Although, again, not all whey protein powders are created equal. It may be possible that a brand of protein powder contains an additive (such as DHT) that may cause hair-thinning or baldness.
According to this hair loss center, protein shake additives such as inorganic growth hormones and creatine are intended to promote the growth of muscle mass. But, these additives can also raise serum testosterone levels along with the positive benefits.
In men who are genetically predisposed to balding, these additives may accelerate hair loss. It’s even possible that women who have thinning hair could experience the whey protein powder side effect of hair loss, if the whey protein contains additives.
Whey side effects on the liver
Some people are also concerned about whey protein powder side effects on the liver. Again, for the overwhelming majority of people, taking 1-2 scoops of whey a day will be perfectly safe. But if you have a family history of liver disease or gout, you may want to consider limiting or eliminating your whey intake.
Amino acids are the building blocks of protein. They are found in every protein source, from meat to pea protein and hemp. But whey, relatively speaking to, say, a veggie burger patty, contains a large amount of amino acids.
Some people have problems processing large amounts of amino acids efficiently. The amino acids accumulate in the body and can potentially stress the liver, which can’t effectively filter and detoxify the amino acids.
According to MayoClinic.org, there is a concern about whey protein powder side effects on the liver, especially those who take certain medications.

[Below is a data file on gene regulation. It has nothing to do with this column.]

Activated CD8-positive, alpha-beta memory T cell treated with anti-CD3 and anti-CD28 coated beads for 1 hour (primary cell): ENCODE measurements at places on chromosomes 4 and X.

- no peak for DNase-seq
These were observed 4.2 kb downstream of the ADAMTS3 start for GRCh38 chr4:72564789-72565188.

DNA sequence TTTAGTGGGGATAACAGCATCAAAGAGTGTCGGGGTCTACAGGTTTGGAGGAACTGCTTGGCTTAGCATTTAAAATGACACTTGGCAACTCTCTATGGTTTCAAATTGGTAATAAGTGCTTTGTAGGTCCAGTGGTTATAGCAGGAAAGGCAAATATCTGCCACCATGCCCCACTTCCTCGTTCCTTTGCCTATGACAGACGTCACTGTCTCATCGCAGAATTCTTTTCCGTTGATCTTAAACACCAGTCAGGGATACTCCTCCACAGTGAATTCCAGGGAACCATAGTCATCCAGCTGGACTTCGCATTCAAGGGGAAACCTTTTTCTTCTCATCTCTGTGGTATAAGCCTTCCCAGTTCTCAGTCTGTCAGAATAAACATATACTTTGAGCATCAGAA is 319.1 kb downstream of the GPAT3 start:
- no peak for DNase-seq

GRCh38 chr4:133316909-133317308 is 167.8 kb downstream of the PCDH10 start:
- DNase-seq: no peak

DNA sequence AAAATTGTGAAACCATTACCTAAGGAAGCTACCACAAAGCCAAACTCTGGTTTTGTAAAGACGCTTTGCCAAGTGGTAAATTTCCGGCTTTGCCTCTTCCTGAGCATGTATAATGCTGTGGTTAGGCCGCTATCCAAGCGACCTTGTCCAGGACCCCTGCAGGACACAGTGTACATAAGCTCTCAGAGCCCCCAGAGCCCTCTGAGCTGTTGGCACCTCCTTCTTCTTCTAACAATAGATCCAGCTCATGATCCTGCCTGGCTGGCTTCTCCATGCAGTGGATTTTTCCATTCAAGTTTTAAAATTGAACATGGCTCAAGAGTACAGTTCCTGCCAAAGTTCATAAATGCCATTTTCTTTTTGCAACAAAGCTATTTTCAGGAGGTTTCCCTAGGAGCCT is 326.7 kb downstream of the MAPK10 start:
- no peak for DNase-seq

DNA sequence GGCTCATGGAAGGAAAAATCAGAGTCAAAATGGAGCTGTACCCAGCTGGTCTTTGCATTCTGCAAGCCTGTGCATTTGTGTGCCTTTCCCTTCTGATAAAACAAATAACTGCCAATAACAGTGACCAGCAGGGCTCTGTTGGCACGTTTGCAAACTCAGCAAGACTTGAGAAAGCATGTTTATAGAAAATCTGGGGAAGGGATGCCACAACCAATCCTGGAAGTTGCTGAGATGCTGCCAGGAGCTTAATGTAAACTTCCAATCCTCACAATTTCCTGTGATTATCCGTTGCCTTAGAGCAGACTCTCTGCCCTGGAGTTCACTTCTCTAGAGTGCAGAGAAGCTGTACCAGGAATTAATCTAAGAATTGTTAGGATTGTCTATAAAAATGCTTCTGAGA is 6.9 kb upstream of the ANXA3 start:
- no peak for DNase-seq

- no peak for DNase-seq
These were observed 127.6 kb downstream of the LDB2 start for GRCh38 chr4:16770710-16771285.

“Whey protein may interfere with the way the body processes certain drugs using the liver’s ‘cytochrome P450’ enzyme system,” says the website, adding, “As a result, the levels of these drugs may be altered in the blood, and may cause altered effects or potentially serious adverse reactions.”
If you have a history of kidney or liver problems either in yourself or your family, you should definitely consult with a medical professional before supplementing with whey powder.
Whey protein benefits
But for those with no history of kidney or liver disease, excellent-quality whey protein powders may offer numerous health benefits. In addition to helping repair muscle tissue following weight lifting, whey protein may help with the following:
- Normalize blood pressure
- Regulate blood sugar (including those with type 2 diabetes)
- Treat symptoms of HIV
- Aid in post-cancer recovery
Whey protein powder side effects can also include improved weight loss, helping to lower cholesterol, boost immunity and reduce the risk of cardiovascular disease.
How to use whey protein powder
Is protein supplementation necessary?
Before you consider taking whey protein powder, ask yourself this question: what’s your reason for taking it? Is it absolutely necessary to take?